Brian Sims

Facility takeover fraud trend exerts negative impact on retail sector

CIFAS, THE UK's leading fraud prevention service, is urging retailers to better protect their customers' information as designers and fashion chains alike sought to attract new business during London Fashion Week. The move comes as the latest data from the National Fraud Database reveals that facility takeover fraud in the retail sector rose by an enormous 195% in 2020.

Almost half of the instances of facility takeover fraud against retailers have related to unauthorised changes to security or personal details on customer accounts, with a third relating to unauthorised deliveries.

Intelligence shared by Cifas members suggests that criminals are trading information about compromised customer data online in order to support fraudulent activity against retailers. The organisation has also seen evidence of criminals discussing organisations that don’t conduct fraud checks against Cifas databases to identify them as easier targets for attempts at fraud.

London Fashion Week traditionally sees retailers taking to online platforms in order to sell merchandise and encourage customers to sign up for accounts. Cifas has reminded these retailers that it’s always crucial they keep the details of these accounts safe from fraudsters and cyber hackers.

Mark Courtney, Cifas’ chief product officer, commented: “There are a number of simple steps retailers can take to protect their customers from facility takeover fraud. It’s critical that they train and equip front line staff, such as those working in customer support roles, so that they can spot suspicious behaviour quickly. Offering multi-step authentication to customers when accessing their accounts will also mean that any breach of e-mail addresses and passwords will not automatically afford criminals access to accounts.”

Courtney added: “With increasing numbers of people buying online, retailers need to keep up-to-date with the latest intelligence from others in the sector so that they can take steps to mitigate these risks together. Criminals don’t work in silos and neither should the retail community. Only by working together and in tandem with ourselves can they effectively protect the public from the serious damage caused by fraud.”

Amber Burridge, head of fraud intelligence at Cifas, observed: “A common trend often seen around Fashion Week is alternative brands designing items similar to those you’ll see on the catwalk runway for a lower price. When shopping online for these deals, consumers need to be wary of fake goods or phishing websites designed to steal personal and banking details.”

Burridge added: “When people are shopping on a new website, they must first conduct research before signing up to any mailing list, creating an account or making a purchase. It could be a phishing website. They should also access any reviews on independent websites and always use secure payment methods. Consumers must take their time when making a purchase and not feel rushed into handing over their personal details.”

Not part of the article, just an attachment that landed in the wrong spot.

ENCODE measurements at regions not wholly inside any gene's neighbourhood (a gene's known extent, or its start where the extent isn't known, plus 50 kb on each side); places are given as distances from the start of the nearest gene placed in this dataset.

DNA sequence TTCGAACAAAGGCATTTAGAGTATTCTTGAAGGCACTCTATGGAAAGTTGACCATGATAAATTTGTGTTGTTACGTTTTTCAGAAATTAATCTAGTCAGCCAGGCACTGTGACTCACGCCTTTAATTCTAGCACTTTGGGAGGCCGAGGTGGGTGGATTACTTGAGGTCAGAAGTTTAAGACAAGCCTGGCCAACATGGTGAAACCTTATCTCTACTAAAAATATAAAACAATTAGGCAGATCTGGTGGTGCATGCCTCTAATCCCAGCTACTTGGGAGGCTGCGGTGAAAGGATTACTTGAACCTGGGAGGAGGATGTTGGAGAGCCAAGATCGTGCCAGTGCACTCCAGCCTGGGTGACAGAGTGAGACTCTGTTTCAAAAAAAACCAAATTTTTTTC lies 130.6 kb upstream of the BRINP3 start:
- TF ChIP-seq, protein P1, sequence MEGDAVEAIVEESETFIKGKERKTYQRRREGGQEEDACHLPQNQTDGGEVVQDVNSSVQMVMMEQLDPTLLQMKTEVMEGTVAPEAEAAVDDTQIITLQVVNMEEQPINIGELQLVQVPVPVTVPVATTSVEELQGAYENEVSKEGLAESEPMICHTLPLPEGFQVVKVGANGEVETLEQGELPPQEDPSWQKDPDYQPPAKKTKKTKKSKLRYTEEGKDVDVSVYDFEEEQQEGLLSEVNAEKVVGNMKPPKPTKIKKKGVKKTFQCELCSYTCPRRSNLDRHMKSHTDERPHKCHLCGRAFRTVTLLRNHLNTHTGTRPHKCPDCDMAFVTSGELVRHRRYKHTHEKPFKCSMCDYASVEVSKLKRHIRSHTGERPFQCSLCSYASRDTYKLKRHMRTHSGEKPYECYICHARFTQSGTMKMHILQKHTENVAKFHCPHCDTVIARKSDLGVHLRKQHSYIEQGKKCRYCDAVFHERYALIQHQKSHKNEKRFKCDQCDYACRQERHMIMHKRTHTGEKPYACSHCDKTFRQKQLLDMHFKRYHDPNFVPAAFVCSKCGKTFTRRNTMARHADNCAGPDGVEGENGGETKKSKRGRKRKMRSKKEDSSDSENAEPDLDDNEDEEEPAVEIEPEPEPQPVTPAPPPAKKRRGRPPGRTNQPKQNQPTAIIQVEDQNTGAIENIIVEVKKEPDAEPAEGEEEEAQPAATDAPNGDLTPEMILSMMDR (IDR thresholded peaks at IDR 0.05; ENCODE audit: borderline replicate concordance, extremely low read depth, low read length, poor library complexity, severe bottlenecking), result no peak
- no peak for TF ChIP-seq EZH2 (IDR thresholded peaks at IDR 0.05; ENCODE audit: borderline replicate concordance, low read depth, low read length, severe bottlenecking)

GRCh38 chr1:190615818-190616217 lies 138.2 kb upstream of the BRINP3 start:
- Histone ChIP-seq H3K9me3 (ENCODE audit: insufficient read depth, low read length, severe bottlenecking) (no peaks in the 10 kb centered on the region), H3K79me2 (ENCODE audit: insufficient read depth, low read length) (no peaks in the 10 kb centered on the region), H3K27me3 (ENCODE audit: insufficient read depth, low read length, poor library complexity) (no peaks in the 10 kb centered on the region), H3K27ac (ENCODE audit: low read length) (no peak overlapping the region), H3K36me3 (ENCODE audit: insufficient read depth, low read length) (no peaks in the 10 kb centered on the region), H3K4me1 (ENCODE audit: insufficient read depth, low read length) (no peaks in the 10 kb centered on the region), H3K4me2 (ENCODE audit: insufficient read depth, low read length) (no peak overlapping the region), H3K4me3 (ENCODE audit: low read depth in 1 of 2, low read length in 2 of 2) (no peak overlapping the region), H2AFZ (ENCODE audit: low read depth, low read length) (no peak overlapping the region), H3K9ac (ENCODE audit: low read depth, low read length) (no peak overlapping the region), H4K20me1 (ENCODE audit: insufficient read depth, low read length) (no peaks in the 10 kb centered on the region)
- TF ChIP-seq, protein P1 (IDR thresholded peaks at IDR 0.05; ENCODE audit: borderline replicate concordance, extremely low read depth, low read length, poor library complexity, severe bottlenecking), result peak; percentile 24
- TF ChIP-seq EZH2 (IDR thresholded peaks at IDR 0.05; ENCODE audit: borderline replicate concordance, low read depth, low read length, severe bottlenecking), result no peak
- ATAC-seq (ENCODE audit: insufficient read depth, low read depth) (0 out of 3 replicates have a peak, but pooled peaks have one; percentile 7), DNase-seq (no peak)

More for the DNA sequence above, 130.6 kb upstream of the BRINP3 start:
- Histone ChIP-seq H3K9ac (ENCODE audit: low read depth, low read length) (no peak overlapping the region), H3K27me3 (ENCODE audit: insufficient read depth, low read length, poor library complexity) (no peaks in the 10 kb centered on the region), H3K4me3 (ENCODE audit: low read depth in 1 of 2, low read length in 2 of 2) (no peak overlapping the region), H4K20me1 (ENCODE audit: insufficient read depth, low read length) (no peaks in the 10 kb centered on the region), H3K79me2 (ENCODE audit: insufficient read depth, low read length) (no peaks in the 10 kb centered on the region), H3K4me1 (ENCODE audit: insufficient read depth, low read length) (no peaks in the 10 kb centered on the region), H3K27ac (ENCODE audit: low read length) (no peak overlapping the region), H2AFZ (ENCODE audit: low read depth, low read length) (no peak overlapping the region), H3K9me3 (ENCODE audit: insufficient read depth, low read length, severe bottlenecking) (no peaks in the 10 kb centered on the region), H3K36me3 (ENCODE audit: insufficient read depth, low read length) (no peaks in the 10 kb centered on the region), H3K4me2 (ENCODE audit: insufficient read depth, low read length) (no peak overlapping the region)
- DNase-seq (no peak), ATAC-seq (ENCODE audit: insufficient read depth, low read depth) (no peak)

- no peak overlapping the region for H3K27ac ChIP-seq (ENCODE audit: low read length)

Coronavirus scams update

Cifas is also highlighting the latest Coronavirus-focused scams, duly warning members of the public to remain vigilant of the ever-changing tactics that scammers are using in a bid to extract money and information.

The European Anti-Fraud Office (OLAF) has issued a warning about fake COVID vaccines. OLAF has heard reports of fraudsters selling fake vaccines in the EU and is extending its inquiry into fake COVID-19 protection products to tackle the illicit vaccine trade. 

Since opening its investigation last March, OLAF has helped to identify over 1,000 suspicious operations and seize over 14 million items, including faulty face masks and fake test kits.

The COVID-19 vaccine is free of charge on the NHS. The NHS will never ask for bank account or card details, banking passwords or login details or copies of personal documents such as a passport, driving licence, bills or payslips.

Further, Cifas has heard reports of fake COVID-related jobs being advertised on social media. These roles focus on a variety of areas from COVID testers to administration support and, in most cases, ask for personal and financial details which are later used to commit identity theft.

COVID-19 fraud continues to be a serious problem, with Action Fraud recently reporting that it had been alerted to 4,540 COVID-related fraud and cyber crimes resulting in total losses of £21.8 million.

Jobseekers can research whether a company is legitimate by checking the Companies House website. Anyone who has been offered a job and thinks it might be a scam should contact the organisation directly using officially listed contact details to confirm that any offer is genuine.

Additional advice is available on the Safer Jobs website.

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